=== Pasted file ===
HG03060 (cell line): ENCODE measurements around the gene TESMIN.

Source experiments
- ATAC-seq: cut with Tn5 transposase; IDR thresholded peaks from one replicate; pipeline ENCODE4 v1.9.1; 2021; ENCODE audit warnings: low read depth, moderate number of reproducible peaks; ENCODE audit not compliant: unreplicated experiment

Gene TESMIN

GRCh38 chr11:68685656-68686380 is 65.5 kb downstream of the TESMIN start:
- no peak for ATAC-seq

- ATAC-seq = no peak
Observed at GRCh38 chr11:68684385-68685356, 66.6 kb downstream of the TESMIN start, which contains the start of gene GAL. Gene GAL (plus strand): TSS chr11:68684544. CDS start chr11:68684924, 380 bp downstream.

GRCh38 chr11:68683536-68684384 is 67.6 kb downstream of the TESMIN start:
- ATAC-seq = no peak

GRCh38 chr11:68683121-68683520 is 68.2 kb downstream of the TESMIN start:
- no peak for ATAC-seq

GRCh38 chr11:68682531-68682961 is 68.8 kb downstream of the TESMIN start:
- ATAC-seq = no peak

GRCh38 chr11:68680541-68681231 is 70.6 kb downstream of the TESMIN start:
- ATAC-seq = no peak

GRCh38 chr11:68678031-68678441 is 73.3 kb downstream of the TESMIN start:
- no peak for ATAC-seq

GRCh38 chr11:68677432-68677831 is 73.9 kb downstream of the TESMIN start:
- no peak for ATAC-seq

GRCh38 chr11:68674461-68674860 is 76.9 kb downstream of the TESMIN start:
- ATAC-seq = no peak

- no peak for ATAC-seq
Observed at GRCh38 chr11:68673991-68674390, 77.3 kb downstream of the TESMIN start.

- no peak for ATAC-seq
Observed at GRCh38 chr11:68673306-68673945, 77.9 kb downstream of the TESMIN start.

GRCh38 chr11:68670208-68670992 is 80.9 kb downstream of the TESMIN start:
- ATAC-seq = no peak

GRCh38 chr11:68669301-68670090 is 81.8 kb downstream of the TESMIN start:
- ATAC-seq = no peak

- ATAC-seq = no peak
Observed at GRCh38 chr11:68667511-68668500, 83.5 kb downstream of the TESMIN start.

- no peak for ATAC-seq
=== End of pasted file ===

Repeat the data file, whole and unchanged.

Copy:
HG03060 (cell line): ENCODE measurements around the gene TESMIN.

Source experiments
- ATAC-seq: cut with Tn5 transposase; IDR thresholded peaks from one replicate; pipeline ENCODE4 v1.9.1; 2021; ENCODE audit warnings: low read depth, moderate number of reproducible peaks; ENCODE audit not compliant: unreplicated experiment

Gene TESMIN

GRCh38 chr11:68685656-68686380 is 65.5 kb downstream of the TESMIN start:
- no peak for ATAC-seq

- ATAC-seq = no peak
Observed at GRCh38 chr11:68684385-68685356, 66.6 kb downstream of the TESMIN start, which contains the start of gene GAL. Gene GAL (plus strand): TSS chr11:68684544. CDS start chr11:68684924, 380 bp downstream.

GRCh38 chr11:68683536-68684384 is 67.6 kb downstream of the TESMIN start:
- ATAC-seq = no peak

GRCh38 chr11:68683121-68683520 is 68.2 kb downstream of the TESMIN start:
- no peak for ATAC-seq

GRCh38 chr11:68682531-68682961 is 68.8 kb downstream of the TESMIN start:
- ATAC-seq = no peak

GRCh38 chr11:68680541-68681231 is 70.6 kb downstream of the TESMIN start:
- ATAC-seq = no peak

GRCh38 chr11:68678031-68678441 is 73.3 kb downstream of the TESMIN start:
- no peak for ATAC-seq

GRCh38 chr11:68677432-68677831 is 73.9 kb downstream of the TESMIN start:
- no peak for ATAC-seq

GRCh38 chr11:68674461-68674860 is 76.9 kb downstream of the TESMIN start:
- ATAC-seq = no peak

- no peak for ATAC-seq
Observed at GRCh38 chr11:68673991-68674390, 77.3 kb downstream of the TESMIN start.

- no peak for ATAC-seq
Observed at GRCh38 chr11:68673306-68673945, 77.9 kb downstream of the TESMIN start.

GRCh38 chr11:68670208-68670992 is 80.9 kb downstream of the TESMIN start:
- ATAC-seq = no peak

GRCh38 chr11:68669301-68670090 is 81.8 kb downstream of the TESMIN start:
- ATAC-seq = no peak

- ATAC-seq = no peak
Observed at GRCh38 chr11:68667511-68668500, 83.5 kb downstream of the TESMIN start.

- no peak for ATAC-seq